Douglas believed that it was the third policy alternative upon which an economic system should be based, but confusion of thought has allowed the industrial system to be governed by the first two objectives. If the purpose of our economic system is to deliver the maximum amount of goods and services with the least amount of effort, then the ability to deliver goods and services with the least amount of employment is actually desirable. Douglas proposed that unemployment is a logical consequence of machines replacing labour in the productive process, and any attempt to reverse this process through policies designed to attain full employment directly sabotages our cultural inheritance. Douglas also believed that the people displaced from the industrial system through the process of mechanization should still have the ability to consume the fruits of the system, because he suggested that we are all inheritors of the cultural inheritance, and his proposal for a national dividend is directly related to this belief.

The creditary nature of money[edit]

Douglas criticized classical economics because many of the theories are based upon a barter economy, whereas the modern economy is a monetary one. Initially, money originated from the productive system, when cattle owners punched leather discs which represented a head of cattle. These discs could then be exchanged for corn, and the corn producers could then exchange the disc for a head of cattle at a later date. The word "pecuniary"[13] comes from the Latin pecunia, originally and literally meaning "cattle" (related to pecus, meaning "beast").[14] Today, the productive system and the monetary system are two separate entities. Douglas demonstrated that loans create deposits, and presented mathematical proof in his book Social Credit.[15] Bank credit comprises the vast majority of money, and is created every time a bank makes a loan.[16] Douglas was also one of the first to understand the creditary nature of money. The word credit derives from the Latin credere, meaning "to believe". "The essential quality of money, therefore, is that a man shall believe that he can get what he wants by the aid of it."[17]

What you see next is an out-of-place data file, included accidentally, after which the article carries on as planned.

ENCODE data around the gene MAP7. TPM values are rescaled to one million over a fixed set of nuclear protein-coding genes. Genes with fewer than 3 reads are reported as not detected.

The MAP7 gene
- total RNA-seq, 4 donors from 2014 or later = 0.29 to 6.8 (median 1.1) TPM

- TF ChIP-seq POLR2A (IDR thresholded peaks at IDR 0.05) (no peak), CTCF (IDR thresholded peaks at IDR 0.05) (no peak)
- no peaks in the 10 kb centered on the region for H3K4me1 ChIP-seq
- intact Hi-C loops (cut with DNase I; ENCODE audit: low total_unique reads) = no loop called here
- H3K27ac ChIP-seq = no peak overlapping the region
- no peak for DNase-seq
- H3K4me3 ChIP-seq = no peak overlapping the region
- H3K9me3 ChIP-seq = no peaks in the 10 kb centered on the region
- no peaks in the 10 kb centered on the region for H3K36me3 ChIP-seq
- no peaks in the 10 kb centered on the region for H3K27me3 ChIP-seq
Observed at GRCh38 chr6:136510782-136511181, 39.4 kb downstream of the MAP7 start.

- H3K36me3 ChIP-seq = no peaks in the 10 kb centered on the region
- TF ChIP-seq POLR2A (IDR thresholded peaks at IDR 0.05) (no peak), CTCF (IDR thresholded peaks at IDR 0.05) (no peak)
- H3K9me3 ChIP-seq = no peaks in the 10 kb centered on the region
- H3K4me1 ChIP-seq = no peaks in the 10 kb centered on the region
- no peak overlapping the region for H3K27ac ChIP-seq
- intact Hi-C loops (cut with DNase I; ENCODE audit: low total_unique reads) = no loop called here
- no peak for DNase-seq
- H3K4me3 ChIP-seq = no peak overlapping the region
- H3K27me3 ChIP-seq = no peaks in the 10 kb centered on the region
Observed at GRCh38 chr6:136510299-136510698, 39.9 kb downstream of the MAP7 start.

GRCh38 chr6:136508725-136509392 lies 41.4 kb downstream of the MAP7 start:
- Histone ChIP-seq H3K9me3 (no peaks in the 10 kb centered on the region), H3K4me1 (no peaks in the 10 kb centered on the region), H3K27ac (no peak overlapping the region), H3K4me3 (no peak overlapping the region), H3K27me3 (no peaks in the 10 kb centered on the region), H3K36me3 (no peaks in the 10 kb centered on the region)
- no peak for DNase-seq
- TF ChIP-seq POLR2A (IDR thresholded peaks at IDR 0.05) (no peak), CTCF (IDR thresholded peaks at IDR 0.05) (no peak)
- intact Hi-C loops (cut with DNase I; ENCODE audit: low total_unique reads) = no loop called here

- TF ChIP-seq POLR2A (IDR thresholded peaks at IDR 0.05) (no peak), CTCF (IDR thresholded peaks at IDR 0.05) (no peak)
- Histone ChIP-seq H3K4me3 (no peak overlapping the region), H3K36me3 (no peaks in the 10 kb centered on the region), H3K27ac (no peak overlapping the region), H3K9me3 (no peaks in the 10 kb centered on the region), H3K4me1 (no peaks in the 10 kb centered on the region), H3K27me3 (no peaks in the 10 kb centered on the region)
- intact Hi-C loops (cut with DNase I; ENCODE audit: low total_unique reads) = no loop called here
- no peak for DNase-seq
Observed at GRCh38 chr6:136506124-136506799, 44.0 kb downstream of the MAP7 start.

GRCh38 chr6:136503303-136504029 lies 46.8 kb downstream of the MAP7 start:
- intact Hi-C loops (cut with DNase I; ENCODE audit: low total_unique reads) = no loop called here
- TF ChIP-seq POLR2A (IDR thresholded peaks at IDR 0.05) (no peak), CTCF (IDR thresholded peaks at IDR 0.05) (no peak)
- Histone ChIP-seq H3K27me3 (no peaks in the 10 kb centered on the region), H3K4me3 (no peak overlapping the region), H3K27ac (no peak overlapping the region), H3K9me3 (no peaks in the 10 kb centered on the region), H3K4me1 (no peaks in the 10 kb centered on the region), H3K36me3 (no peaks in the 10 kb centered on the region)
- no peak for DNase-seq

According to economists, money is a medium of exchange. Douglas argued that this may have once been the case when the majority of wealth was produced by individuals who subsequently exchanged it with each other. But in modern economies, division of labour splits production into multiple processes, and wealth is produced by people working in association with each other. For instance, an automobile worker does not produce any wealth (i.e., the automobile) by himself, but only in conjunction with other auto workers, the producers of roads, gasoline, insurance, etc.

In this opinion, wealth is a pool upon which people can draw, and money becomes a ticketing system. The efficiency gained by individuals cooperating in the productive process was named by Douglas as the "unearned increment of association" – historic accumulations of which constitute what Douglas called the cultural heritage. The means of drawing upon this pool is money distributed by the banking system.

Douglas believed that money should not be regarded as a commodity but rather as a ticket, a means of distribution of production.[18] "There are two sides to this question of a ticket representing something that we can call, if we like, a value. There is the ticket itself – the money which forms the thing we call 'effective demand' – and there is something we call a price opposite to it."[18] Money is effective demand, and the means of reclaiming that money are prices and taxes. As real capital replaces labour in the process of modernization, money should become increasingly an instrument of distribution. The idea that money is a medium of exchange is related to the belief that all wealth is created by the current labour of the world, and Douglas clearly rejected this belief, stating that the cultural inheritance of society is the primary factor in the creation of wealth, which makes money a distribution mechanism, not a medium of exchange.